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Derivation and validation of a universal vital assessment (UVA) score: a tool for predicting mortality in adult hospitalised patients in sub-Saharan Africa.

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Moore, Christopher C, Hazard, Riley, Saulters, Kacie J, Ainsworth, John, Adakun, Susan A, Amir, Abdallah, Andrews, Ben, Auma, Mary, Baker, Tim, Banura, Patrick, Crump, John A, Grobusch, Martin P, Huson, Michaëla A M, Jacob, Shevin T, Jarrett, Olamide D, Kellett, John, Lakhi, Shabir, Majwala, Albert, Opio, Martin, Rubach, Matthew P, Rylance, Jamie ORCID: https://orcid.org/0000-0002-2323-3611, Michael Scheld, W, Schieffelin, John, Ssekitoleko, Richard, Wheeler, India and Barnes, Laura E (2017) 'Derivation and validation of a universal vital assessment (UVA) score: a tool for predicting mortality in adult hospitalised patients in sub-Saharan Africa.'. BMJ Global Health, Vol 2, Issue 2, e000344.

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Abstract

Critical illness is a leading cause of morbidity and mortality in sub-Saharan Africa (SSA). Identifying patients with the highest risk of death could help with resource allocation and clinical decision making. Accordingly, we derived and validated a universal vital assessment (UVA) score for use in SSA. We pooled data from hospital-based cohort studies conducted in six countries in SSA spanning the years 2009-2015. We derived and internally validated a UVA score using decision trees and linear regression and compared its performance with the modified early warning score (MEWS) and the quick sepsis-related organ failure assessment (qSOFA) score. Of 5573 patients included in the analysis, 2829 (50.8%) were female, the median (IQR) age was 36 (27-49) years, 2122 (38.1%) were HIV-infected and 996 (17.3%) died in-hospital. The UVA score included points for temperature, heart and respiratory rates, systolic blood pressure, oxygen saturation, Glasgow Coma Scale score and HIV serostatus, and had an area under the receiver operating characteristic curve (AUC) of 0.77 (95% CI 0.75 to 0.79), which outperformed MEWS (AUC 0.70 (95% CI 0.67 to 0.71)) and qSOFA (AUC 0.69 (95% CI 0.67 to 0.72)). We identified predictors of in-hospital mortality irrespective of the underlying condition(s) in a large population of hospitalised patients in SSA and derived and internally validated a UVA score to assist clinicians in risk-stratifying patients for in-hospital mortality. The UVA score could help improve patient triage in resource-limited environments and serve as a standard for mortality risk in future studies.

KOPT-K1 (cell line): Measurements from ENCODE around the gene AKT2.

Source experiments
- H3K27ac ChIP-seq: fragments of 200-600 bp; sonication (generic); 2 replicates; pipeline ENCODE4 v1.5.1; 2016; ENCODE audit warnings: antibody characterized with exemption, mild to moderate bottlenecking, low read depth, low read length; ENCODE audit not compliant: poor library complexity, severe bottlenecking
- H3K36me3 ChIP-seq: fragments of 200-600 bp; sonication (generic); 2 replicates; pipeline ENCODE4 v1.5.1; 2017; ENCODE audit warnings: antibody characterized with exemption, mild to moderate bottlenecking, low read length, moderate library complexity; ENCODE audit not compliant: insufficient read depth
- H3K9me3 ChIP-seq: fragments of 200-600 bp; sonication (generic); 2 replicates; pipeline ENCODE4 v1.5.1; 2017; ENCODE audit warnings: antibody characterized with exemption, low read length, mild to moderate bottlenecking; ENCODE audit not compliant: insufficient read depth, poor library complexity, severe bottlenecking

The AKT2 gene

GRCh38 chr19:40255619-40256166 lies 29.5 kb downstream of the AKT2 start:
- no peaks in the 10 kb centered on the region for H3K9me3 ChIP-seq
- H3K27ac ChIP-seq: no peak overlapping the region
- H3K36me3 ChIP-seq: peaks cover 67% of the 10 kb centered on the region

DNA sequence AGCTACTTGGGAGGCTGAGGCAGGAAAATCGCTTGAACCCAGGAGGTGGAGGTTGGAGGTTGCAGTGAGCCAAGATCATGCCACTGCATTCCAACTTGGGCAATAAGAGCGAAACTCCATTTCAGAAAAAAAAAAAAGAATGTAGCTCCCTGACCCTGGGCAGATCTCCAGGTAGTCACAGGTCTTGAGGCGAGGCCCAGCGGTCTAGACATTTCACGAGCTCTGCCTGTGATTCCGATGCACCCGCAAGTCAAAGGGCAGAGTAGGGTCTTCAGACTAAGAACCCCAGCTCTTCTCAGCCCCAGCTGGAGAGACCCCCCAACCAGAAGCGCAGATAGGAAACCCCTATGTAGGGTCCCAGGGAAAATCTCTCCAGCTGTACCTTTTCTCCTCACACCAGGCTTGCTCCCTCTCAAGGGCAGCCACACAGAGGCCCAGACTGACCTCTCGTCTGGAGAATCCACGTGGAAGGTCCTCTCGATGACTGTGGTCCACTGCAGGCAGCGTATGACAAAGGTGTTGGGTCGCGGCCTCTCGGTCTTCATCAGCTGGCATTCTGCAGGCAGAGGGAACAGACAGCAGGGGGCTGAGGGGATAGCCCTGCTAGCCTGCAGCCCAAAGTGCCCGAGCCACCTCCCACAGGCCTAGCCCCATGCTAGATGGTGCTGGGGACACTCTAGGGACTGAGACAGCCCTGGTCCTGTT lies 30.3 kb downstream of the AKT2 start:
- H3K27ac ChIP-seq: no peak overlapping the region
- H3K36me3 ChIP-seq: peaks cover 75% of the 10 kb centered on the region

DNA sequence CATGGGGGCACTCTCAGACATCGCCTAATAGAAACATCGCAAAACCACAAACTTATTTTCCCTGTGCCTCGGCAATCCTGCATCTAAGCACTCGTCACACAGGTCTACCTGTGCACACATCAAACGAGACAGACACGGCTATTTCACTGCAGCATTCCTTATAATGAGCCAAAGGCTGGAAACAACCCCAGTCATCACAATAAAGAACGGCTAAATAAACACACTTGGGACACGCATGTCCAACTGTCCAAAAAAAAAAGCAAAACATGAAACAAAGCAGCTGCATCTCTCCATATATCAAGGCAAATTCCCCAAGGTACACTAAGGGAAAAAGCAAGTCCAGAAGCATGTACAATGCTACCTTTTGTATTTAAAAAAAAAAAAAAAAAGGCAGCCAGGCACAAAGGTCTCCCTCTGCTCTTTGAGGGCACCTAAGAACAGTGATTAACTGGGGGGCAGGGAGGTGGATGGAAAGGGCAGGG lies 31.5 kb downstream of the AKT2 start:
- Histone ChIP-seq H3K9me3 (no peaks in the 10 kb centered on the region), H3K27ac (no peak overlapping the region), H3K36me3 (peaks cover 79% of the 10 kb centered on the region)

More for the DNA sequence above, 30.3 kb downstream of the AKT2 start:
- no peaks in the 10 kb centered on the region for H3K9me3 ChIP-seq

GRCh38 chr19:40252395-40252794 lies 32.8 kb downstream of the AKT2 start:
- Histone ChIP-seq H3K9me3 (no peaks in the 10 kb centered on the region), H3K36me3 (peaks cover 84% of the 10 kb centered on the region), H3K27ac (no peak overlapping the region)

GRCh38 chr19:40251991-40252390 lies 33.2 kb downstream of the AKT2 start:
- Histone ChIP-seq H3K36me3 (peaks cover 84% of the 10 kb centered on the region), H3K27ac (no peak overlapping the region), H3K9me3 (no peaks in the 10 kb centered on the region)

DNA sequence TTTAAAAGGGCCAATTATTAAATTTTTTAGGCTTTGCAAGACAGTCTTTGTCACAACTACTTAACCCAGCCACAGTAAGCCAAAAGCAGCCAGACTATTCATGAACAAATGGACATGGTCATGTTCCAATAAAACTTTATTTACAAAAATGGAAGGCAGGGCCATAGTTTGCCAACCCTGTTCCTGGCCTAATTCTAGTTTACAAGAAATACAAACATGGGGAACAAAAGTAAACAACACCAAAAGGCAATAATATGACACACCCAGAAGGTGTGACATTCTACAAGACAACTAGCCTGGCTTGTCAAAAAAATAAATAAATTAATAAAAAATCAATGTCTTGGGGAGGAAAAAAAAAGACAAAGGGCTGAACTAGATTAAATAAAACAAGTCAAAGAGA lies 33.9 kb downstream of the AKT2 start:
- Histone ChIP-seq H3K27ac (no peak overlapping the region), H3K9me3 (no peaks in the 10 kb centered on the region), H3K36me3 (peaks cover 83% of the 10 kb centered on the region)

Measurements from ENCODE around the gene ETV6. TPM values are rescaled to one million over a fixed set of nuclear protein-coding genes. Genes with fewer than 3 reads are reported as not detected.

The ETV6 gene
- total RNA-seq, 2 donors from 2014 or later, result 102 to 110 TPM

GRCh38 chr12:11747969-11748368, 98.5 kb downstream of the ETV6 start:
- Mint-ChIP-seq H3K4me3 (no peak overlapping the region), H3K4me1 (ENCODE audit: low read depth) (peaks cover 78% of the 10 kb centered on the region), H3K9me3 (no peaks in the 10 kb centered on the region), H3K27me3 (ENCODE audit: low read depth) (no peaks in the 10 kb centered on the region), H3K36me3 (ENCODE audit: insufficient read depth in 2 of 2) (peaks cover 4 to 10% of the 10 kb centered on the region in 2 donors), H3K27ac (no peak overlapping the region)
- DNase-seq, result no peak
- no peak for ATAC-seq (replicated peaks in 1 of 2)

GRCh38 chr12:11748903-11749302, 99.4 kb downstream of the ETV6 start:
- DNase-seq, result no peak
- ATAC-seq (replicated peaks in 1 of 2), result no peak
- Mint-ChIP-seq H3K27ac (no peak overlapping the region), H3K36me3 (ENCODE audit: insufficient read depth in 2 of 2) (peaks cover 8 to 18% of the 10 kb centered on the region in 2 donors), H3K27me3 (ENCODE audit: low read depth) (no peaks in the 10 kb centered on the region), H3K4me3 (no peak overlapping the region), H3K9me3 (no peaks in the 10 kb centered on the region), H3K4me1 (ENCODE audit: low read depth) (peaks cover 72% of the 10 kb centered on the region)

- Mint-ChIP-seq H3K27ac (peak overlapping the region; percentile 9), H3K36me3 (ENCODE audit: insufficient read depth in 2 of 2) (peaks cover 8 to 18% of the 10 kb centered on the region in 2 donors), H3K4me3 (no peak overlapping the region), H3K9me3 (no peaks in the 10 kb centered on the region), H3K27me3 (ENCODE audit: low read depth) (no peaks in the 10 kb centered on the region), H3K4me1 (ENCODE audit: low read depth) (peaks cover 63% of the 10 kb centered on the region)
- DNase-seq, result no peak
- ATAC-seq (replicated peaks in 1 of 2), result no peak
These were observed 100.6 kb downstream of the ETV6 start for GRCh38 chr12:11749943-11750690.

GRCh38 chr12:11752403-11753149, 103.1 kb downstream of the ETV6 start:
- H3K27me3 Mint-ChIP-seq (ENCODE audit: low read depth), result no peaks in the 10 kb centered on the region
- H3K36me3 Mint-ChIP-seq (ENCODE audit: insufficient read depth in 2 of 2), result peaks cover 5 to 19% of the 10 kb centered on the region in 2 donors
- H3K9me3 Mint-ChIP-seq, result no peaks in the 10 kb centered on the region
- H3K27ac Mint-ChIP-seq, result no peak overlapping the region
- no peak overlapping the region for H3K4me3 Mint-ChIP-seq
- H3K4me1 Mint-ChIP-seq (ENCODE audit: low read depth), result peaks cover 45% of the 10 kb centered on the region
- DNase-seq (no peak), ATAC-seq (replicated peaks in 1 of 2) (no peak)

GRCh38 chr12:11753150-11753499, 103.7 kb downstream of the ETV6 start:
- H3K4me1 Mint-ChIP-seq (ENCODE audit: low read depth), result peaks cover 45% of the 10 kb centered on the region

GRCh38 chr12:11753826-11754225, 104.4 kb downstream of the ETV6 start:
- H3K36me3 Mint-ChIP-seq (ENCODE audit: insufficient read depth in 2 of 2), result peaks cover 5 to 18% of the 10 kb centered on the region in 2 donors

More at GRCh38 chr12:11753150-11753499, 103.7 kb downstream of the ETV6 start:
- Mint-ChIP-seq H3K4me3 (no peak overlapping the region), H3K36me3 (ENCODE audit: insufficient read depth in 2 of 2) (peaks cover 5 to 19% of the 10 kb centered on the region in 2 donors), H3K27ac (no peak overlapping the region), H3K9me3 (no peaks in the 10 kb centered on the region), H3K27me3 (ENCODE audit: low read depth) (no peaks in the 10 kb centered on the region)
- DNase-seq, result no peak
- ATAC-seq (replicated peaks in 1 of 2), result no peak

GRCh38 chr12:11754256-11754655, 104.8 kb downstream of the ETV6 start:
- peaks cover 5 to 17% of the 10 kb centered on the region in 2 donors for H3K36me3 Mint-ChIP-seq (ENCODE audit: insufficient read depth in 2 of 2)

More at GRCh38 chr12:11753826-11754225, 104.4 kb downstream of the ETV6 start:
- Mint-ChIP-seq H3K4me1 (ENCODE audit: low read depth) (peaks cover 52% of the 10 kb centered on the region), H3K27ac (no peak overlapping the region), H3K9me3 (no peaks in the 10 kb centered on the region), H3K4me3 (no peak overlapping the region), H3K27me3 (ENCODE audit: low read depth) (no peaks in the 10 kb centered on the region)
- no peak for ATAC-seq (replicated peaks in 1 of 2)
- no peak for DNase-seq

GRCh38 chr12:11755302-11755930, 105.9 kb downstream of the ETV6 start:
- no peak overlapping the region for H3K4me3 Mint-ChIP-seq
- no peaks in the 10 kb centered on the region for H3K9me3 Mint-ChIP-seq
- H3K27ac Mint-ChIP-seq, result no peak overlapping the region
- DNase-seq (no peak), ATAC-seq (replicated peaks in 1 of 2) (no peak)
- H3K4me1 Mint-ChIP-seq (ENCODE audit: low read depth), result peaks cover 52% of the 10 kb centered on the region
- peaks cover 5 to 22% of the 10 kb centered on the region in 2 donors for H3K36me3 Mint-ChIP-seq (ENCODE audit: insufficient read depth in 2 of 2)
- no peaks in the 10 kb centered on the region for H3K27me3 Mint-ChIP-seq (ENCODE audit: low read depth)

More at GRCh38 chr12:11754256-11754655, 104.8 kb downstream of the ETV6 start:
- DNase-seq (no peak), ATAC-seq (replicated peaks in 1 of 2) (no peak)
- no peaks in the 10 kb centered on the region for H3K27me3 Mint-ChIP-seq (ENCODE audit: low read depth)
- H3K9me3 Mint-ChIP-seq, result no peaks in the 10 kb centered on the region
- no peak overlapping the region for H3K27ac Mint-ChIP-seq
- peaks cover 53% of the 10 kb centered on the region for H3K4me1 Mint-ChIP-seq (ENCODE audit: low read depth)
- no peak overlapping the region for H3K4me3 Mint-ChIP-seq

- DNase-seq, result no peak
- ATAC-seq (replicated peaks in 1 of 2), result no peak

Item Type: Article
Subjects: W General Medicine. Health Professions > Health Services. Patients and Patient Advocacy > W 84.4 Quality of Health Care
W General Medicine. Health Professions > Health Services. Patients and Patient Advocacy > W 84 Health services. Delivery of health care
WA Public Health > Health Problems of Special Population Groups > WA 395 Health in developing countries
WA Public Health > Statistics. Surveys > WA 900 Public health statistics
Faculty: Department: Clinical Sciences & International Health > Clinical Sciences Department
Clinical Sciences & International Health > International Public Health Department
Digital Object Identifer (DOI): https://doi.org/10.1136/bmjgh-2017-000344
SWORD Depositor: JISC Pubrouter
Depositing User: Stacy Murtagh
Date Deposited: 21 Nov 2017 16:29
Last Modified: 30 Nov 2017 10:50
URI: http://archive.lstmed.ac.uk/id/eprint/7811

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